On-Farm Soybean Trials

Extension Educator Identifies Promissing Organic Soybean Varieties

April 14, 2015

Organic soybeans are commonly used for food grade products, yet these seed systems have struggled historically. According to the US Department of Agriculture, organic soybeans account for less than one percent of soybeans produced in the United States (agcensus.usda.gov, 2007). Michigan has significant organic food grade soybean production, but non-GMO soybean varieties are becoming less available due to many factors including seed contamination, limited breeding programs, conflicting selection criteria, and lack of awareness and communication.

Michigan State University Extension Educator, Dan Rossman, is committed to growing and learning about organic soybean lines for production, and educating producers and buyers about organic soybean varieties. In 2012, he received an NCR-SARE Research and Education grant to both establish on farm variety trials of organic soybeans and to stimulate conversation between organic soybean breeding programs.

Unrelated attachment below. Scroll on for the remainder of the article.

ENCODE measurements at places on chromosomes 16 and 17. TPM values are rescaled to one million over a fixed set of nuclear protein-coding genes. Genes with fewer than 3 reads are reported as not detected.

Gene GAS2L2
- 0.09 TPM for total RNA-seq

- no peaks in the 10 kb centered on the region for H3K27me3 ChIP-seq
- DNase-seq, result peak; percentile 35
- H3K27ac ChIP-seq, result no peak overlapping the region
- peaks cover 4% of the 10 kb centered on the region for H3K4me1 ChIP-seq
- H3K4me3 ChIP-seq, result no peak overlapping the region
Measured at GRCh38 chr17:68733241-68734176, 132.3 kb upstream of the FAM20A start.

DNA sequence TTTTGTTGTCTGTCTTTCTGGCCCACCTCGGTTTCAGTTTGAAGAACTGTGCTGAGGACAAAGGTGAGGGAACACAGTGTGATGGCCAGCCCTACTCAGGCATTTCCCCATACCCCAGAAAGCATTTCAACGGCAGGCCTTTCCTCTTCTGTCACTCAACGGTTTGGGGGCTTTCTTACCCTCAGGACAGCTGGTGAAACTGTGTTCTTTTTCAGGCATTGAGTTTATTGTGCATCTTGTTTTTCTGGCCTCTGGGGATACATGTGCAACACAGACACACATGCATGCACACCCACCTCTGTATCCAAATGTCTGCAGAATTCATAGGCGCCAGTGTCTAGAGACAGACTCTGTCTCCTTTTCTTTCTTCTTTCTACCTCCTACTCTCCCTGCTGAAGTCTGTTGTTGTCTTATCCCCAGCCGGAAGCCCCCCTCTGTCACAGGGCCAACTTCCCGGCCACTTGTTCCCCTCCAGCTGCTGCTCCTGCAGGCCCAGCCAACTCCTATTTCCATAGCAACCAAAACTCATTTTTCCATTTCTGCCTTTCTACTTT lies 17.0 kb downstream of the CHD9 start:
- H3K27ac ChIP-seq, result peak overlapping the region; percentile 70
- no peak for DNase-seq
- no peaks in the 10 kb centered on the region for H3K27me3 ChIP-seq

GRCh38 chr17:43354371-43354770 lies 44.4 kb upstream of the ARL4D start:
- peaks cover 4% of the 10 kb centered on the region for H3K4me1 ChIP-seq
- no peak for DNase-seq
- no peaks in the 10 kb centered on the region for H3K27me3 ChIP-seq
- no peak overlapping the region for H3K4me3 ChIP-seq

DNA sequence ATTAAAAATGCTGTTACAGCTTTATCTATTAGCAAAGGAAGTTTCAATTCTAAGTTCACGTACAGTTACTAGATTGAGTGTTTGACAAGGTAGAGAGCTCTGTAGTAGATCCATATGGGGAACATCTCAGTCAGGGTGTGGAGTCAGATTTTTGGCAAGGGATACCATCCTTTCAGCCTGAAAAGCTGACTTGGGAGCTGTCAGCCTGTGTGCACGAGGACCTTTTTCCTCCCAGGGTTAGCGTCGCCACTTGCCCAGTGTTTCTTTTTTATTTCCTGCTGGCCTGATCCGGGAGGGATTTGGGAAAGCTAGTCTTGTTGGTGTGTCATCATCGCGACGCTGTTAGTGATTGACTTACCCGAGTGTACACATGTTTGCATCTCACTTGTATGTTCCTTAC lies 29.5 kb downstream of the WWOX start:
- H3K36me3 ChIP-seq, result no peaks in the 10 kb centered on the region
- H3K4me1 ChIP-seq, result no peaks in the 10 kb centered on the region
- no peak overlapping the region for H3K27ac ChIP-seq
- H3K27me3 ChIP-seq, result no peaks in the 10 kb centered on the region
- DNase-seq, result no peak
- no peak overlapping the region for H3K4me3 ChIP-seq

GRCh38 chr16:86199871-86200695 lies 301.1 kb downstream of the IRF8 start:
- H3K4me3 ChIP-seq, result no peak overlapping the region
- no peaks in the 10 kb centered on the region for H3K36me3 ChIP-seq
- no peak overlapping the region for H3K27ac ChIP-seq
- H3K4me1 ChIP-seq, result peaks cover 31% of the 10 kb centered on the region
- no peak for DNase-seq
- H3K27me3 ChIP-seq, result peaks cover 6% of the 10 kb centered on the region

Rossman has been working with an advisory group comprised of organic farmers, buyers, seed producers, and a breeder from Michigan State University.Together they have identified challenges to the organic soybean system and are working to create opportunities for organic soybean production.

In a first attempt at comparing non-GMO varieties on-site, the group found strong interest from farmers but lacked sufficient funding. Now, with the NCR-SARE Research and Education Grant, the group has seen larger success.

In 2012 and 2013 on-site trials were conducted on several certified organic farm sites throughout Michigan. Rossman used consistent planting techniques to compare 48 and 51 varieties, respectively. Three field day events were held in August and September 2013. This allowed the 75 farmer attendees to gain familiarity with the tested varieties by viewing them at different stages and taking notes and pictures.

Results of the test plots were compiled into a fact sheet and shared through multiple channels, including the Mid Michigan Crop Report, MSU websites, direct mailing to 250 organic producers, mailings to seed suppliers, and the Organic Marketing Update Meeting. Three varieties that show desirable attributes including yield, protein content, oil content, and maturity have been identified. These promising varieties have been identified to organic soybean farmers.


View a presentation on this project, from the 2014 Farmers Forum, through NCR-SARE's YouTube playlist. Visit www.youtube.com/NCRSAREvideo for this and other videos.

Want more information? See the related SARE grant:

Topics: Agronomic, Crop Improvement and Selection, Crop Production, Organic Agriculture, Plant Breeding and Genetics, Soybeans, Varieties and Cultivars
Related Locations: North Central